Sometimes, though, it pays to play the turtle rather than the hare. Jumping to the end and focusing on those who have already gained a significant level of awareness means you are missing out on a lot of potential sales. The biggest audience can actually be found at the problem aware stage. In addition to this, if you’re able to get yourself in a position where you’re educating the customer along the awareness cycle, your brand will be far more ingrained in their mind by the time they are ready to make a purchase.
Try to avoid the pitfall of producing marketing content that heavily focuses on outright selling. Instead, meet your potential customers where they’re at psychologically. If you’re successful at this, you can gently navigate them in the right direction (towards viewing your product or service in a positive light).
How do you know what stage a customer is at?
Telling you to cater to customers at every stage of the awareness cycle is all well and good, but how are you able to tell where your customer is at? The answer can be revealed through keyword research. Look at the specific search terms people are using to research products and services similar to yours. A lot of the time, the level of awareness is evident in the details included in these searches.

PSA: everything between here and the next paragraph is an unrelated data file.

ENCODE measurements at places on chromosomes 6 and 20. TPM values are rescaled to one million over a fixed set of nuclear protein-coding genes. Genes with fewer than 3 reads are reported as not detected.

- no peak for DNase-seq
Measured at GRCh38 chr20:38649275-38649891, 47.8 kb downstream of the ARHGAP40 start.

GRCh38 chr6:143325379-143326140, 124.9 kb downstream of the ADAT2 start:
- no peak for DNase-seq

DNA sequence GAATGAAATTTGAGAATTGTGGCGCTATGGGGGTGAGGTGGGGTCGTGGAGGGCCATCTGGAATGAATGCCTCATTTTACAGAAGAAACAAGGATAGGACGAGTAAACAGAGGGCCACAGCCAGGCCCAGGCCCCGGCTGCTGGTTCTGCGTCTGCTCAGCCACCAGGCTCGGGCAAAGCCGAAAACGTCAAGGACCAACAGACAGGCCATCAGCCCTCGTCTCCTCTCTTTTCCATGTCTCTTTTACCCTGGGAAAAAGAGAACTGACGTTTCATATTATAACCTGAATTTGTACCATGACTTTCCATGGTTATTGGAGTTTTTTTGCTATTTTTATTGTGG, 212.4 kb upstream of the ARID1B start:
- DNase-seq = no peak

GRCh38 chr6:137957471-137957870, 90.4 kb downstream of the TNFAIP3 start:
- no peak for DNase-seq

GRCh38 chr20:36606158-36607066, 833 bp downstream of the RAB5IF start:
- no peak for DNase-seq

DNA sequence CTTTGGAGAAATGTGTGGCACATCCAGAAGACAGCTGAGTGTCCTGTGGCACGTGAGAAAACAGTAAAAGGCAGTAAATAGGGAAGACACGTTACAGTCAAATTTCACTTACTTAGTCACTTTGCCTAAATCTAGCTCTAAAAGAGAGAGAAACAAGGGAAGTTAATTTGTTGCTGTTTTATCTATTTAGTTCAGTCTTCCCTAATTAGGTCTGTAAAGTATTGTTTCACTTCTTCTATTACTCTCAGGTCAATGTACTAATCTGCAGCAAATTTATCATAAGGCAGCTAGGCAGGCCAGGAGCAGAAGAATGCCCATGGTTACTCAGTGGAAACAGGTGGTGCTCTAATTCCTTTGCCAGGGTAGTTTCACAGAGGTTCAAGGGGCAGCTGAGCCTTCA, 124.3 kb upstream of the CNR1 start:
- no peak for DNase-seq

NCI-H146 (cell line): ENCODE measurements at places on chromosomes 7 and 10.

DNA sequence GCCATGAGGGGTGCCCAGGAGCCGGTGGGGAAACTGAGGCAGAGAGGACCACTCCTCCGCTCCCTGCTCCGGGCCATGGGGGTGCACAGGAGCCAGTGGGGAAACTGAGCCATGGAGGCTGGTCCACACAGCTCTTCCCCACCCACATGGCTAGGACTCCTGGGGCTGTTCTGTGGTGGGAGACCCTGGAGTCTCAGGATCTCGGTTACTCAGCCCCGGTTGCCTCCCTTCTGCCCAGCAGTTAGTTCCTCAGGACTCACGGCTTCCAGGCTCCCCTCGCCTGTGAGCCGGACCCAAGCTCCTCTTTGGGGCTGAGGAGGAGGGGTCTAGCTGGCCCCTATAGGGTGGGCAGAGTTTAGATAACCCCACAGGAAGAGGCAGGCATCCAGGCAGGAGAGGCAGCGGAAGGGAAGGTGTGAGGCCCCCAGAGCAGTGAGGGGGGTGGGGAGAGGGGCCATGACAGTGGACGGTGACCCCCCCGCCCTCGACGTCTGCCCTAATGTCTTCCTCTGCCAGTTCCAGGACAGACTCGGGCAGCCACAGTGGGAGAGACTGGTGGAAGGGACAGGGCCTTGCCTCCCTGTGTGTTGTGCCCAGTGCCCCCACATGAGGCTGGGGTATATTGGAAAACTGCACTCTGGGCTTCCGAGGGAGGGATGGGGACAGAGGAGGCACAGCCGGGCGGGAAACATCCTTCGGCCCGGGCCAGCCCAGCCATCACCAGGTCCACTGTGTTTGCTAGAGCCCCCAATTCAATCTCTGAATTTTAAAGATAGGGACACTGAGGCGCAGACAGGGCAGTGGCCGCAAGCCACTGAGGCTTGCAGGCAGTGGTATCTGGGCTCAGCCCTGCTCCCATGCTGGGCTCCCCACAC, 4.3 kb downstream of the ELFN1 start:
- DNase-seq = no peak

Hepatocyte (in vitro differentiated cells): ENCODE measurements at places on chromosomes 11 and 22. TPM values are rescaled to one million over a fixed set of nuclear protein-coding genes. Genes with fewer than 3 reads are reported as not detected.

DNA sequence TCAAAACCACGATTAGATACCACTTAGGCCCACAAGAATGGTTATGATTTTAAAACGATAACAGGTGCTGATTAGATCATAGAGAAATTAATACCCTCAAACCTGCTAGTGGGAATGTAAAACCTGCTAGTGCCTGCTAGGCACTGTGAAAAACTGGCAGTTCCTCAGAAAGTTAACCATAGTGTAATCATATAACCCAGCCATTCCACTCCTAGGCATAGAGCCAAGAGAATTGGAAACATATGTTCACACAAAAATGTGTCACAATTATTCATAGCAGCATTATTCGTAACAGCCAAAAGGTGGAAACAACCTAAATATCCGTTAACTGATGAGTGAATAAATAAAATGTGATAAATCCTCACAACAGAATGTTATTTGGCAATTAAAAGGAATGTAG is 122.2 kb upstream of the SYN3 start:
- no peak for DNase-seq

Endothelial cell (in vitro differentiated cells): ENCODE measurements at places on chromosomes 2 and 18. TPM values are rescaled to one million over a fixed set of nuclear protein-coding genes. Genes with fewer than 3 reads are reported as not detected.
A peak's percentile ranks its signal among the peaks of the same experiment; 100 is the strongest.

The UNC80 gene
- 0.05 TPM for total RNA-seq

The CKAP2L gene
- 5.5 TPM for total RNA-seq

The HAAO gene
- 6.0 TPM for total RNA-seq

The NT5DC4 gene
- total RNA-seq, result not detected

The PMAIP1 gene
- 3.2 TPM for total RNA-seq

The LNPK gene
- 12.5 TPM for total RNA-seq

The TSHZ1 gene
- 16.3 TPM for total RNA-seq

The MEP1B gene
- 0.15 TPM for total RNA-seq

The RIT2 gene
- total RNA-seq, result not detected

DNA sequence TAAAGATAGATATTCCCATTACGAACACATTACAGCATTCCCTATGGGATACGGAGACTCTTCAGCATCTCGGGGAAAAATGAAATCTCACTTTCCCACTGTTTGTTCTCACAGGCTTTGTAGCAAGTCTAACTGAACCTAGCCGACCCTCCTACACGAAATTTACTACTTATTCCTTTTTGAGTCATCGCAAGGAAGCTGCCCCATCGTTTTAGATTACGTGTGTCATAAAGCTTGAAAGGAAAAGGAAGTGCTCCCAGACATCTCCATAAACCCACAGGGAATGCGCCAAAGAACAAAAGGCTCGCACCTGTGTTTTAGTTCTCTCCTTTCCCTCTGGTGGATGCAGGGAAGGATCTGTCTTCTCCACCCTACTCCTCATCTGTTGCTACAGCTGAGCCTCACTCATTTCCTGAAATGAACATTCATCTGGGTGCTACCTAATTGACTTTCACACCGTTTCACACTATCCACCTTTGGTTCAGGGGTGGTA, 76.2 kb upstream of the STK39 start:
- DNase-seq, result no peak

For example, if you work for a company selling heating pads for back pain, customers searching, “What helps back pain?” are clearly at the problem aware stage. Individuals asking Google, “Which back heating pads are best 2021?“, have reached the solution aware stage. Those asking queries such as: “Is [insert brand name] heating pad better than [insert brand name] heating pad?” have evidently arrived at the product aware stage.